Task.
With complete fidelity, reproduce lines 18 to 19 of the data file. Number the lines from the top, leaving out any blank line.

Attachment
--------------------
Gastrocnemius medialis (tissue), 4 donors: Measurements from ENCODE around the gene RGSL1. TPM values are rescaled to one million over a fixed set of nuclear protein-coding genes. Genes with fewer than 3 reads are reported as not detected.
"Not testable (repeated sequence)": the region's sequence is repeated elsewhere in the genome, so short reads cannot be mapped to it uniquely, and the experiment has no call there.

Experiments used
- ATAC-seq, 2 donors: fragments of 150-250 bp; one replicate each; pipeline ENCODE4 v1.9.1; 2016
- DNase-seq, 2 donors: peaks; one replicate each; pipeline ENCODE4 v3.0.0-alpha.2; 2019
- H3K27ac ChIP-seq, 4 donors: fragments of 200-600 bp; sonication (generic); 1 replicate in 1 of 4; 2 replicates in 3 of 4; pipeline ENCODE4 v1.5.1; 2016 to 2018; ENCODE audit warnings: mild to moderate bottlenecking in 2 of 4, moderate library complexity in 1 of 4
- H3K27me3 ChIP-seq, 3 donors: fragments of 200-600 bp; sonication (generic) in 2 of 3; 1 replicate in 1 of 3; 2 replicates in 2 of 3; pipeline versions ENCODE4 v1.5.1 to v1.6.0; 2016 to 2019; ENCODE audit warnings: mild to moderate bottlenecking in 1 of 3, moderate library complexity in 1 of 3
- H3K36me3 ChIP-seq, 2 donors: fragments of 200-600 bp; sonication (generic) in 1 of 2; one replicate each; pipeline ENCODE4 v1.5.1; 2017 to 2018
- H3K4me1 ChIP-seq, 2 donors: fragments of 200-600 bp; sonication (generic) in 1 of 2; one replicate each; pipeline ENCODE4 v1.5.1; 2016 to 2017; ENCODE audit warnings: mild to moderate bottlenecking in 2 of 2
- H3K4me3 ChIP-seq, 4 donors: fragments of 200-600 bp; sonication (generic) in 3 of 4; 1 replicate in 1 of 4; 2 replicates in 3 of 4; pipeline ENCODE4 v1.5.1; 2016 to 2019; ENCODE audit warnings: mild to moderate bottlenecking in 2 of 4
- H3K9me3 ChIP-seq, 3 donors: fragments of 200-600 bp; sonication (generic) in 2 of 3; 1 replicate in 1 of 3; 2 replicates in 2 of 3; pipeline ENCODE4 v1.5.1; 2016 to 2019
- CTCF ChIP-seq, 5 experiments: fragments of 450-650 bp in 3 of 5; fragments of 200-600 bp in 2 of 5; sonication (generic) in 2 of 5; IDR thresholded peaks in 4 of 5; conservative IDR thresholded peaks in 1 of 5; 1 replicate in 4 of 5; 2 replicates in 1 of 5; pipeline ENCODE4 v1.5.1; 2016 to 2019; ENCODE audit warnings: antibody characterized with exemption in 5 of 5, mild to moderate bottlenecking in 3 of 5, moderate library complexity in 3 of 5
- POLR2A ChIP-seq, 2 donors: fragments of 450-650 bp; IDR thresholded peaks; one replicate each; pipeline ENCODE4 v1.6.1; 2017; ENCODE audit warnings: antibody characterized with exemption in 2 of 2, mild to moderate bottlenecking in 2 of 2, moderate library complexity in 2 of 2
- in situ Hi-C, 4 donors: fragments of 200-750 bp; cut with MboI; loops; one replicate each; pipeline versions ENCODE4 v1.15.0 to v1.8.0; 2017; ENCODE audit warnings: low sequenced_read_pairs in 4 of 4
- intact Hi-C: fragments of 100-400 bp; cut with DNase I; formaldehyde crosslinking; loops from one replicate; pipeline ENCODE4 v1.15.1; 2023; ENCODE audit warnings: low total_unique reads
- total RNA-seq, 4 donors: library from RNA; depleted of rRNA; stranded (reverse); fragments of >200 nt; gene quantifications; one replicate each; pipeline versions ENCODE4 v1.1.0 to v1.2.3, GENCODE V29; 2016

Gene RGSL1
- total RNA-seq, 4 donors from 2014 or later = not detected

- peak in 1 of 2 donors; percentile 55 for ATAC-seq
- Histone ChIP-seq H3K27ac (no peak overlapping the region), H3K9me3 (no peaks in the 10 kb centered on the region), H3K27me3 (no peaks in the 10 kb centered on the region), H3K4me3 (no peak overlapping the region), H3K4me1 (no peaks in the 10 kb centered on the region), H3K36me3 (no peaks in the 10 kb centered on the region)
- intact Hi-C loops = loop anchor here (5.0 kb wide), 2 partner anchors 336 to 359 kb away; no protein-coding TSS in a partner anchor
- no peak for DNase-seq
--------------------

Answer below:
- total RNA-seq, 4 donors from 2014 or later = not detected

- peak in 1 of 2 donors; percentile 55 for ATAC-seq